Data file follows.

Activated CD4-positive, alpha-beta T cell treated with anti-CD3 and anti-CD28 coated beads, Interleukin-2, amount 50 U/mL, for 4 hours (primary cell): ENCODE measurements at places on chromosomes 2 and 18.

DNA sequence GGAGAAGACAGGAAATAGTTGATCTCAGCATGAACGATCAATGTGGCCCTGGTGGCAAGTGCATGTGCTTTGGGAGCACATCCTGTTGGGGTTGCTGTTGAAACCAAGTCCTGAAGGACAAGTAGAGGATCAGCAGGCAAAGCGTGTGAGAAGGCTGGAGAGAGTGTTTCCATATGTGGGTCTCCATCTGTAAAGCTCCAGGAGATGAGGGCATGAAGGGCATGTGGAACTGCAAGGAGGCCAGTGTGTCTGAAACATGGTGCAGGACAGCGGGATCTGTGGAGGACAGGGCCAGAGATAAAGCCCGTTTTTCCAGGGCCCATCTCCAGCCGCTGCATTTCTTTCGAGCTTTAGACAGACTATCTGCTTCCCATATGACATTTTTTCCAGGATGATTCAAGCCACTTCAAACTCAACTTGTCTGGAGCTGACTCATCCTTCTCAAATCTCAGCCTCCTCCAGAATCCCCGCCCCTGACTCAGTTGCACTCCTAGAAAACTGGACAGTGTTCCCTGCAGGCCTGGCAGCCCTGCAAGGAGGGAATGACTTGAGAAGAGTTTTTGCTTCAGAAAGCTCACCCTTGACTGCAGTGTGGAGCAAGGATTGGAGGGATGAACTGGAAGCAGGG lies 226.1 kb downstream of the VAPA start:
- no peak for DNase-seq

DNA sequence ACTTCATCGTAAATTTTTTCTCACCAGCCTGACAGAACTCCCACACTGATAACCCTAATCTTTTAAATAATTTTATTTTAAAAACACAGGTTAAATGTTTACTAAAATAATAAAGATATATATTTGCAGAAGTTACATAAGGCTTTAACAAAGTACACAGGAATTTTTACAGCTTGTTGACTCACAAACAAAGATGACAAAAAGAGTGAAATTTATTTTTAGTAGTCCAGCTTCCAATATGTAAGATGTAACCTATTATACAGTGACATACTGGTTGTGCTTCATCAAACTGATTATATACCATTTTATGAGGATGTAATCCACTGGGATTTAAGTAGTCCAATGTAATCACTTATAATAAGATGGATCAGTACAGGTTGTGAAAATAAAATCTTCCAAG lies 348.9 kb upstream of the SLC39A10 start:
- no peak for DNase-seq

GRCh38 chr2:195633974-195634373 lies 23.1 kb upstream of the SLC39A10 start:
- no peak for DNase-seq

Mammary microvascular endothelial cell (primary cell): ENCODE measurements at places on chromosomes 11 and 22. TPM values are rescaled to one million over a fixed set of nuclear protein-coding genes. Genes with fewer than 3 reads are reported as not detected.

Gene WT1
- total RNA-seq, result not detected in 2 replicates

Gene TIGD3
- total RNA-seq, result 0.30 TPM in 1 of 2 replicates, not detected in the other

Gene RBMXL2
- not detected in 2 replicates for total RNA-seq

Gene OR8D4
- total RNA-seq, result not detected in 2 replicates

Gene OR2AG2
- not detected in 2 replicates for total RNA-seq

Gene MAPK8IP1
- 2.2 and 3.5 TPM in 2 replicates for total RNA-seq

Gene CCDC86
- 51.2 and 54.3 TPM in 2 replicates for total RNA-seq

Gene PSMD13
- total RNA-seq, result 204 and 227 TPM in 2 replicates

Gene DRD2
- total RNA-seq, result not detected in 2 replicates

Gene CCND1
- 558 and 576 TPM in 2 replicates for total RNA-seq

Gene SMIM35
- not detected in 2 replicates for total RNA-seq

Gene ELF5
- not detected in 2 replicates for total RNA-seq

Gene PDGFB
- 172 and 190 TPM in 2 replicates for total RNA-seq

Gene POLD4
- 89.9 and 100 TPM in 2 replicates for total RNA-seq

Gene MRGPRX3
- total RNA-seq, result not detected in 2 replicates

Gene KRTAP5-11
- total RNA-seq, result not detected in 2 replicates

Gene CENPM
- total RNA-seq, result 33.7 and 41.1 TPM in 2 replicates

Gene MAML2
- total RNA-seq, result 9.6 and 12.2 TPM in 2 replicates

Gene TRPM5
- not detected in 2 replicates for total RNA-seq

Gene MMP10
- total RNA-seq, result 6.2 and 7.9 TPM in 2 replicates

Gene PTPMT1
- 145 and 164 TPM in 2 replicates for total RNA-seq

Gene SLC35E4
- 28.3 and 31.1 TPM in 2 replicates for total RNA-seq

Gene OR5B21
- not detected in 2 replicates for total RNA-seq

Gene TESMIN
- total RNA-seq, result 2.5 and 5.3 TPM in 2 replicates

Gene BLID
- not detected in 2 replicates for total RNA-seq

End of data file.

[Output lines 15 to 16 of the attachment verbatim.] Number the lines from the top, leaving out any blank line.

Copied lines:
Gene OR8D4
- total RNA-seq, result not detected in 2 replicates